The Gene Siskel Film Center, an art house cinema in the Loop, was recently reopened in August 2021 after being closed for 17 months. The film center is currently operating at 80% capacity, requiring proof of vaccination and masks to watch a film. Since its reopening, the theatre’s director of programming, Rebecca Fons, said, “Our largest crowds have been for classic film. The new films, either because they are on streaming services or don’t feel like critical viewing, have not performed as well.” However, Julia Ducournau’s new film Titane, which won the top prize at the Cannes Film Festival, is currently performing very well at the theater, bringing in a heap of younger audiences.
In addition to reopening, the theater has continued to offer films via their streaming service for audiences who still do not feel comfortable going back to movie theaters during an ongoing pandemic. While the center has begun to play more mainstream films such as Paul Schrader’s new film, The Card Counter, to draw more audiences back into the theatre and get the business running again, Fons says that the theater still won’t play the next Marvel or Star Wars film. “We are dipping our toes into those art-house-adjacent films,” she said.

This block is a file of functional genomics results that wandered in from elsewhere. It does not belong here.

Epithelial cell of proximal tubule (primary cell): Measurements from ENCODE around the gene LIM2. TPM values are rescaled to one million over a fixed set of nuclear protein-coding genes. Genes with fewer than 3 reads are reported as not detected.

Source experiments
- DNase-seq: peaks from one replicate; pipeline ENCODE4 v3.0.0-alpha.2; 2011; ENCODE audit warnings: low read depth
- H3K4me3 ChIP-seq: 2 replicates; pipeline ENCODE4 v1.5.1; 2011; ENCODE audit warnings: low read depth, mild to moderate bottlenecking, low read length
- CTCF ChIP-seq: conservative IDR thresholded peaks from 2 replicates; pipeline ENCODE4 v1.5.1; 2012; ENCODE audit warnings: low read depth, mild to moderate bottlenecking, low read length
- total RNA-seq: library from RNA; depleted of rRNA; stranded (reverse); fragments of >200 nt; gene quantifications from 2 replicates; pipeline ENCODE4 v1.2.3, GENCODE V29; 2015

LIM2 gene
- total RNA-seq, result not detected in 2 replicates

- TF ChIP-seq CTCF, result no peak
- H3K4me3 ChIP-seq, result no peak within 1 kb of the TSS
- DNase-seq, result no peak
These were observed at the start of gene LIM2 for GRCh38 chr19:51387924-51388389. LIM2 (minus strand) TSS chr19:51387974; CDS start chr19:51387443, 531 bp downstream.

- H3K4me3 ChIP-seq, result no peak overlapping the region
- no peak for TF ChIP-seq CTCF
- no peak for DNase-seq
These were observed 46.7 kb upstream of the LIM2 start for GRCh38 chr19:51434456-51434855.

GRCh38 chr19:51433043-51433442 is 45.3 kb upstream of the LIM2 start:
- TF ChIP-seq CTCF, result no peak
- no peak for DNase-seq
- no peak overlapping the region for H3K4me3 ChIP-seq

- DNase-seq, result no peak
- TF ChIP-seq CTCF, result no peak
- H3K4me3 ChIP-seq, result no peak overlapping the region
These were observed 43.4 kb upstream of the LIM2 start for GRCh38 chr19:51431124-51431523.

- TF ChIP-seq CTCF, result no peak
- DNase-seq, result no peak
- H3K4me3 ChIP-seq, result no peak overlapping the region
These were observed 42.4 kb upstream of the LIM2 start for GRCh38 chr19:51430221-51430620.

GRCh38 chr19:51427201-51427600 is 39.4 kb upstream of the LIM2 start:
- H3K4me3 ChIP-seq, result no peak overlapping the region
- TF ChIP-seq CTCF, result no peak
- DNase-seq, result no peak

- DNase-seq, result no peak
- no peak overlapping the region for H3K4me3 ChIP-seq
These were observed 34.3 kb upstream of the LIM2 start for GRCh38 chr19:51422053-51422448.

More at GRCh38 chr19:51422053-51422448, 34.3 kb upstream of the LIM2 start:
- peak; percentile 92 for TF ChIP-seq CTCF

“Fewer people will come, there are no two ways about it.”
Amid the rise of streaming services, Fons says that all movie theaters will undoubtedly be negatively impacted: “Fewer people will come, there are no two ways about it.” In Fons’ words, “balancing programming and patronage” is key to her job as she strives to create a diverse and eclectic slate of films. “We have to play films that we feel will bring in audiences and sometimes that means retrospectives of Italian filmmakers and other times that means the new Wes Anderson film that everyone is very excited about,” she said.
According to Fons, the theater’s priority remains the same: “To show films that you can’t see anywhere else in the city of Chicago.” Denis Villeneuve’s upcoming blockbuster, Dune, although a major attraction among the theater’s target audience, will not be screened at the center because it is too “mainstream,” said Fons. The film will be playing non-stop at every AMC and Regal theater throughout Chicago, therefore playing it at the center would not adhere to its priority of curating a unique slate of films.